- Last Updated on 07:45 AM 01/28/13
- BY Tiffany Hudson
Halifax County Public Schools Superintendent Dr. Merle Herndon with school administrators and school board members presented a PowerPoint presentation to county supervisors Friday morning during their annual strategic planning session held at Riverstone.
The presentation focused on the most critical areas in the efficiency study review and the curriculum audit, both completed last year.
Herndon referred to the studies saying, “This is a working document, and a lot of this may never happen.”
Herndon was joined by members of her administration, Executive Director for Administration Valdivia Marshall, Director of Elementary Education/Professional Development Linda Owen and Director of Secondary Education/Accountability Frosty Owens as well as school board members ED-5 trustee Roger Long, ED-6 trustee Fay Satterfield and ED-8 trustee Walter Potts.
The superintendent reviewed the presentation that included 13 critical areas from the efficiency study review and report summary of recommendations from the curriculum audit.
The efficiency review was completed by Prismatic Services in March awarding Halifax County Public Schools 38 commendations and 122 recommendations.
Among Prismatic’s 122 recommendations, the efficiency review suggested closing two schools, eliminating LAN manager positions, establishing and publishing a new compensation and pay plan, as well as adopting a new central office structure.
In discussing closing the two schools, Herndon told supervisors Friday school board members had not spent much time discussing it because “this is a major area that will require time, careful study and community input…you not only close a school, but you close a community.”
Of the recommended items in the study, the school system already has adopted a new central office structure, identified sources of data beyond tests scores and continually uses them to inform decision-making, and re-established technology leadership through both a director of technology and instructional technology position, she said.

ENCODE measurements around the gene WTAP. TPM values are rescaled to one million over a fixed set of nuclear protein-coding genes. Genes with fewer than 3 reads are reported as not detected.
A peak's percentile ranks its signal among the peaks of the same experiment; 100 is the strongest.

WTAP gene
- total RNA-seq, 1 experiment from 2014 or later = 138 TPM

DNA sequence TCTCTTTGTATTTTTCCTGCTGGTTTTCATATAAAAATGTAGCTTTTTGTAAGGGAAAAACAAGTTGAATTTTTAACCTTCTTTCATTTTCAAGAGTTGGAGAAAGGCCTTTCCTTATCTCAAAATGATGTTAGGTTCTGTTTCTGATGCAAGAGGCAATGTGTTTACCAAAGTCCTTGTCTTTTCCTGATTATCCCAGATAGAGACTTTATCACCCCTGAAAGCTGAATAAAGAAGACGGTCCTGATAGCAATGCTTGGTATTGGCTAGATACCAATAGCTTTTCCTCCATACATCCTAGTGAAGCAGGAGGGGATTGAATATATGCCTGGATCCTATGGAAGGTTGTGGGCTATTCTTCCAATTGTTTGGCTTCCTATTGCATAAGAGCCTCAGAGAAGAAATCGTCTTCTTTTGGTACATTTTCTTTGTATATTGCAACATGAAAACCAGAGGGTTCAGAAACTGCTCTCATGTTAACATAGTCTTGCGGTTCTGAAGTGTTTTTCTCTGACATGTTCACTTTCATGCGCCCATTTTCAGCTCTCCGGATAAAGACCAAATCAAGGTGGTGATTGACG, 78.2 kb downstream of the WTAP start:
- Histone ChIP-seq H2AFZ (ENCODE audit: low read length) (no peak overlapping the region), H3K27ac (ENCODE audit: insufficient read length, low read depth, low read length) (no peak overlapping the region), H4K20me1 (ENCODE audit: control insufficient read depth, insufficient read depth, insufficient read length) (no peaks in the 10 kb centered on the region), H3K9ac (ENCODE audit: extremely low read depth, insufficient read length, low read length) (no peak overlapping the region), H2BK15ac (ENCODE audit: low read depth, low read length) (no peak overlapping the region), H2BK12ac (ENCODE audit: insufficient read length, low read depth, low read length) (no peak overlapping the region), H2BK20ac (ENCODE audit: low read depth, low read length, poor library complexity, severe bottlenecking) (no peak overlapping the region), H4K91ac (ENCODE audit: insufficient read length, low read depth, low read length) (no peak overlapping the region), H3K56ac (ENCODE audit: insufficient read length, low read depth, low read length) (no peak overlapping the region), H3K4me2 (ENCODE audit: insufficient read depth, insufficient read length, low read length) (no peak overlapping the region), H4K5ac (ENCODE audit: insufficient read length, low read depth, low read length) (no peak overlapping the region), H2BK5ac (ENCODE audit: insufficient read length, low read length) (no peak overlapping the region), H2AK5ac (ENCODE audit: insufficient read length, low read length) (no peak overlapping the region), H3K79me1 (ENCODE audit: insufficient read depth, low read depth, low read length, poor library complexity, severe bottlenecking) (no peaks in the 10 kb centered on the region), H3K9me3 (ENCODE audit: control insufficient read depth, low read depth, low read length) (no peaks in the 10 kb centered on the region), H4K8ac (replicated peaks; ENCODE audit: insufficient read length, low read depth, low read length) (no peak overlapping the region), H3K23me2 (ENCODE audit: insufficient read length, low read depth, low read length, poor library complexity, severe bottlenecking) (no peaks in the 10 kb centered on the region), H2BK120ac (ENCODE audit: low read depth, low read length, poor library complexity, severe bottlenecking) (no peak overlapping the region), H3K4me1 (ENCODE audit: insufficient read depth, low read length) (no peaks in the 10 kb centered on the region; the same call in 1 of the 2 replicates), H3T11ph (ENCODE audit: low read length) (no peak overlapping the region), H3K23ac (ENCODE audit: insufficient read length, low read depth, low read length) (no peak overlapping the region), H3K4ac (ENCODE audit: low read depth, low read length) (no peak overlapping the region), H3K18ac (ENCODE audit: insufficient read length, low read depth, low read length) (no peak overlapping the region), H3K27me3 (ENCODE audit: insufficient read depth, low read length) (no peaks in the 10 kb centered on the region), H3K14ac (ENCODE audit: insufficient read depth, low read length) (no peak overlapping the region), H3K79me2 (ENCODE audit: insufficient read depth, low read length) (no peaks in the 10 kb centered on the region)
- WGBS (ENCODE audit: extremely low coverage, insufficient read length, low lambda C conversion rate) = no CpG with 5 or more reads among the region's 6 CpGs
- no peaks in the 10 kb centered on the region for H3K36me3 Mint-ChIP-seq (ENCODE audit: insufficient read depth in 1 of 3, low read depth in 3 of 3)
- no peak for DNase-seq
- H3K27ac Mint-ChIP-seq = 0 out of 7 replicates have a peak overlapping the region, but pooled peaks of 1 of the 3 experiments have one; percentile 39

According to Herndon, several items are being reviewed including the comprehensive development plan that addresses student needs, division needs and content area deficiencies, establishing and publishing a new compensation and pay plan, analyzing class size and its impact on staffing needs each year, upgrading CMMS software and developing a comprehensive updated food services procedures manual.
“She’s in the process of developing the manual now,” said Herndon of new Supervisor of School Food Services Lori Hale.
Concerning upcoming changes in certain employees’ salaries, Herndon said letters will be sent out before deadline to let affected employees know some salaries were “skewed.”
“People are not going to be pleased, but we’re just taking care of business,” and “we’re going to be fair to each individual.”
Herndon and Marshall informed board members at a December board meeting that several employees were not in the correct pay scale for the number of years they had been employed, with some people making more than they should, while others were making less.
“We have literally been going file by file,” said Herndon.
Of the findings that didn’t have a specific fiscal impact, Herndon referred to developing and implementing a comprehensive plan for special education initiatives that provides the vision, direction and accountability needed to move toward more inclusive approaches to services for students with disabilities.
“We have to work to make sure that we don’t make special education too special,” Herndon cautioned.
ED-4 Supervisor Doug Bowman questioned the special education numbers asking, “Are the numbers stabilizing, heading up or level?”
Herndon replied explaining the school system is focusing on special education and monitoring the numbers and programs and existing sources, with Owen pointing out the schools use of the Response to Intervention program.
“We’re on the right path. I do applaud you…for moving forward,” said ED-1 Supervisor J.T. Davis.
“There was no communication before. You have worked to save that,” said ED-5 Supervisor Barry Bank.
The superintendent detailed other significant points during the planning session including security upgrades in schools, electronic application process, a need for buses and paperless board meetings.
In closing she thanked the supervisors for their time, adding, “I’m at your disposal.”
Before adjourning Friday, Director of Finance Stephanie Jackson gave an update on the audit and finances to supervisors.
The county has a fund total of $19.3 million with unrestricted fund total of $11.4 million, a decrease of $1.3 million compared to 2011 fiscal year, said Jackson.
“I feel there is going to be a lot of requests unmet I’m afraid,” said Bowman.
Jackson added that although things are tight this year, the county is looking into its options, and there are some needs this year that are becoming “critical.”
Due to the inclement weather, the supervisors adjourned early before discussing their goals and objectives for the 2013/2014 budget.
The priorities listing for the upcoming budget include:
• public safety
• financial accountability/general government
• citizen services
• property maintenance
• judicial administration
• health and welfare (DSS & health department)
• industrial development authority (IDA)
• capital improvements